What did water slide ride cost? Only a name
© St. Petersburg Times
LUTZ -- June was here, soccer was over and the kids had good report cards.
Time for a trip to Heritage Harbor.
We had a long-standing invitation from friends there to swim in their community pool, with the famous water slide.
They warned us, a bit sheepishly, that the pool might charge admission to visitors.
"I don't mind paying a few bucks," I assured them.
My friends called back, happy to report there was no charge for guests. We all agreed that would have been awkward.
I knew I'd have to stop at the community's entrance gate. A guard would ask: Who are you visiting? What is your name? He did not hear me at first, so I had to repeat this information.
It didn't occur to me to declare, "These are public streets and I don't have to tell you my name."
Water slide was all I cared about.
That's how it is in these self-contained neighborhoods. You go where you're supposed to. If you live inside the gates, you get a key or a card or a dashboard sticker. There are few public parks in suburbia. Unincorporated Hillsborough County does not have public swimming pools.
New communities wrestle with issues of access, of security, of how to protect their boundaries and make sure outsiders don't abuse their amenities.
Should they own and maintain their roads? Even that's no guarantee. Eddie Gomez was kidnapped in private, gated Cheval.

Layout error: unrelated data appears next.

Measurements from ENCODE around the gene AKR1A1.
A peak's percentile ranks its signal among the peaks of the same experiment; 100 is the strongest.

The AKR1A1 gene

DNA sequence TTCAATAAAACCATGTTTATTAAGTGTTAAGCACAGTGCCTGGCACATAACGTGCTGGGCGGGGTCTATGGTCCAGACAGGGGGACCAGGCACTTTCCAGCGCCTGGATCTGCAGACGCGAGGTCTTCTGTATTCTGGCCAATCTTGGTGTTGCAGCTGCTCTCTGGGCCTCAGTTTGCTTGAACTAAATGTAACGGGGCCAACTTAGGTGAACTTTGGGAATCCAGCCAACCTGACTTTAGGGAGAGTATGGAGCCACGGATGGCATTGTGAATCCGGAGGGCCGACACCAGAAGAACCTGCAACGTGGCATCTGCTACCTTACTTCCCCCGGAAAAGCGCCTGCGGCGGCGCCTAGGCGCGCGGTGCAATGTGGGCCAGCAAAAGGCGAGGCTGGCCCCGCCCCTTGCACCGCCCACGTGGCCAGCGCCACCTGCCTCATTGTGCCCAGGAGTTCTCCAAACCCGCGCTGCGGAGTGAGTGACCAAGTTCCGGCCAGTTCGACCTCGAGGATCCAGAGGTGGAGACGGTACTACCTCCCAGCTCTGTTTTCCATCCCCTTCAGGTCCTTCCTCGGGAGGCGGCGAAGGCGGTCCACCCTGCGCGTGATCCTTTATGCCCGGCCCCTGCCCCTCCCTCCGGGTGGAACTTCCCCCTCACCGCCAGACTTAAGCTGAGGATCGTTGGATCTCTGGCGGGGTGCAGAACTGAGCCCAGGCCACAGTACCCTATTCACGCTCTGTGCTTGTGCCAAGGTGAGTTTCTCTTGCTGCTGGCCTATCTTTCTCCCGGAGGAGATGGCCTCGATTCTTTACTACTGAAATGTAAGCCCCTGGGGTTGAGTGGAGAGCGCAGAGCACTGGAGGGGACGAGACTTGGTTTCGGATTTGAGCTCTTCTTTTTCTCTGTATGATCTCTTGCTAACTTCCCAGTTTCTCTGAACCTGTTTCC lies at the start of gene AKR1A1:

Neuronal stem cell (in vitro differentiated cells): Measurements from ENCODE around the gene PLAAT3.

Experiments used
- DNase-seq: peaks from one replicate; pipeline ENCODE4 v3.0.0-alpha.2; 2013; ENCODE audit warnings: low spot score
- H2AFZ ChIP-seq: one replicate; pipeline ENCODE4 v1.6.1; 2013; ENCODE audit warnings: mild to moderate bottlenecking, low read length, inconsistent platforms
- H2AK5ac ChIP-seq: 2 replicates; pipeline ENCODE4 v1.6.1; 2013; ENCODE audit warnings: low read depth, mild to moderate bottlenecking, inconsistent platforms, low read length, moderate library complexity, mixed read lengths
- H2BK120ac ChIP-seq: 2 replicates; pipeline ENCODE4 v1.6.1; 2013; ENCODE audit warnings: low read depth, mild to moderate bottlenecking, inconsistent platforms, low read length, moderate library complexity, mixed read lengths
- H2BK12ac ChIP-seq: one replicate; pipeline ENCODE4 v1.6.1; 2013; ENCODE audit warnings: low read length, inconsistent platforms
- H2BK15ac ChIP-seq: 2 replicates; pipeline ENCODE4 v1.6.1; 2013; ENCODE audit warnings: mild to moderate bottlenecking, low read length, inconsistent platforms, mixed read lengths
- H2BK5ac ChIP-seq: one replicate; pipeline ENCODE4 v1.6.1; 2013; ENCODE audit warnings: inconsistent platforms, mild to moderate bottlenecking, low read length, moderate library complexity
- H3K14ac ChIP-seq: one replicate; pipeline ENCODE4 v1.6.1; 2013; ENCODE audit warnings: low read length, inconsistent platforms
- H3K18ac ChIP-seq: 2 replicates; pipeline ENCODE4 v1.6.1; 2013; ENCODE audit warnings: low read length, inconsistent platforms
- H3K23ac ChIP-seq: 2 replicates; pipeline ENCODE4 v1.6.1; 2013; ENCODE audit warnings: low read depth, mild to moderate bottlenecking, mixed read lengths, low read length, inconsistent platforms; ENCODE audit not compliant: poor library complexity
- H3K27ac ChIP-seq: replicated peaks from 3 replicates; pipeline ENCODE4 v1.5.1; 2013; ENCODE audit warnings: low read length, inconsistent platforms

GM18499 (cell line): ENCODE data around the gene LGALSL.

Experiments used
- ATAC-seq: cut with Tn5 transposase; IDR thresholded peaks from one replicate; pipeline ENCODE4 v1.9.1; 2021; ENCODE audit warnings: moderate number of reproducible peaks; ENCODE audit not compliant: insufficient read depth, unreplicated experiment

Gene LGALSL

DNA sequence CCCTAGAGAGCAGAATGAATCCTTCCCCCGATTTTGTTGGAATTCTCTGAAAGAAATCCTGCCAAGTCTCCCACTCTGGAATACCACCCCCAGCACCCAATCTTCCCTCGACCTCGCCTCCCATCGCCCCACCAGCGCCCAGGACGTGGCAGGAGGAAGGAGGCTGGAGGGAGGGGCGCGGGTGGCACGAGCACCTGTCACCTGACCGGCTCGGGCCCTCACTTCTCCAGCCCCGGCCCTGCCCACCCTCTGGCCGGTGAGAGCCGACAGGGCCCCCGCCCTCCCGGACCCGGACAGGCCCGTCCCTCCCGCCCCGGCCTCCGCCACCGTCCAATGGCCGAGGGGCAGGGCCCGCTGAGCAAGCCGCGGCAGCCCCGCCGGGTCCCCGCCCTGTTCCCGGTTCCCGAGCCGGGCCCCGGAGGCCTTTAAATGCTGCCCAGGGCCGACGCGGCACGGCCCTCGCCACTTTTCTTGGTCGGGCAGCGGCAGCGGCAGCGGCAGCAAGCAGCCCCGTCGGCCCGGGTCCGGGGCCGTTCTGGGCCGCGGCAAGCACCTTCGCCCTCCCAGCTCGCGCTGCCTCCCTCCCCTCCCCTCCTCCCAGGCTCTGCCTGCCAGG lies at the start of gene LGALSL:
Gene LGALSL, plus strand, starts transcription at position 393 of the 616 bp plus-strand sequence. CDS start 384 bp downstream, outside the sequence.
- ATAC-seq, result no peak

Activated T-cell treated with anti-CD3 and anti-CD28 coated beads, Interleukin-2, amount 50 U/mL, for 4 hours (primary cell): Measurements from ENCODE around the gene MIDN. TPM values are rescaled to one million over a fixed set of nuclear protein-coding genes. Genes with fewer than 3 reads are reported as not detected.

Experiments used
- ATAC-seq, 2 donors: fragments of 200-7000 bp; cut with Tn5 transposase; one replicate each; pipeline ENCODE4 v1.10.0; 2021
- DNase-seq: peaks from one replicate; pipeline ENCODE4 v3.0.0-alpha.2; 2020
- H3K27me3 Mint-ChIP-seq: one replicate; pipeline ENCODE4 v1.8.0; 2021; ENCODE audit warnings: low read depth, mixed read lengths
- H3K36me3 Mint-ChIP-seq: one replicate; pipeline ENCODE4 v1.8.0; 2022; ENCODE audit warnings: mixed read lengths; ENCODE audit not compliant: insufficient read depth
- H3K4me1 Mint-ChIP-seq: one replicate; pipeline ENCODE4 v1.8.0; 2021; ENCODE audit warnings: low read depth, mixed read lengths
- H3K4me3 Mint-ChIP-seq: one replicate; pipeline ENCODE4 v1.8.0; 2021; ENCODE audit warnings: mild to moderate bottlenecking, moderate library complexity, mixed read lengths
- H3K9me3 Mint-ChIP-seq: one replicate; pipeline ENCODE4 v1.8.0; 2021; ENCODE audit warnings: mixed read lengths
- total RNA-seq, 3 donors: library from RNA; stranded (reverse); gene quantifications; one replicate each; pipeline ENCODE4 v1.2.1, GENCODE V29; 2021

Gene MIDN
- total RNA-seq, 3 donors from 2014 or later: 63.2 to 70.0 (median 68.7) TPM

Should they keep the streets public, but make the parks private? That's how it works in Tampa Palms. There, you can drive around freely and it's easy to walk to Compton Park. But technically, you're supposed to live in Tampa Palms.
A reader tells of a neighbor who was hassled at Glencliff Park because she did not live in Westchase. Although it's in Westchase, Glencliff is a county park and anyone can use it. If you believe her story, one Westchase homeowner thought the park was theirs and theirs alone.
Those who don't have gates sometimes wish they did.
In west Carrollwood, backers of a county-funded community center came up against neighbors who worried about strangers and outsiders.
Even in nonexclusive Plantation, you need to sign in at the pool and enter with a key. Boys & Girls Club children used to swim there. But homeowners resented that arrangement, and it ended badly.
"Fortress America" is how author Mary Gail Snyder described this largely Californian practice of walling communities off from one another. She looked at unforeseen consequences -- including teenage crime within the gates.
But criticism is rare, and home buyers find the gates desirable. They deter wrongdoers, who would rather move around undetected. They add to the value of the homes inside.
We parked our car and admired our friends' new home. We greeted their neighbors, then headed for the pool.
The slide was spectacular as promised, whooshing us into the crisp, clear water. An elaborate fountain fascinated my son.
We kept running into people we knew: the kids' soccer coach, my daughter's former classmate, an old friend from PTA. We played water volleyball, munched Rice Krispies treats, got too much sun.
Was it worth giving up my name at the gate? Sure seemed that way.
As we left, the electronic arm was up for the car ahead of ours. My foot was on the gas, but the arm came down and I had to stop. It annoyed me. Then the arm went up again.
That's all it was, a momentary twinge of annoyance.
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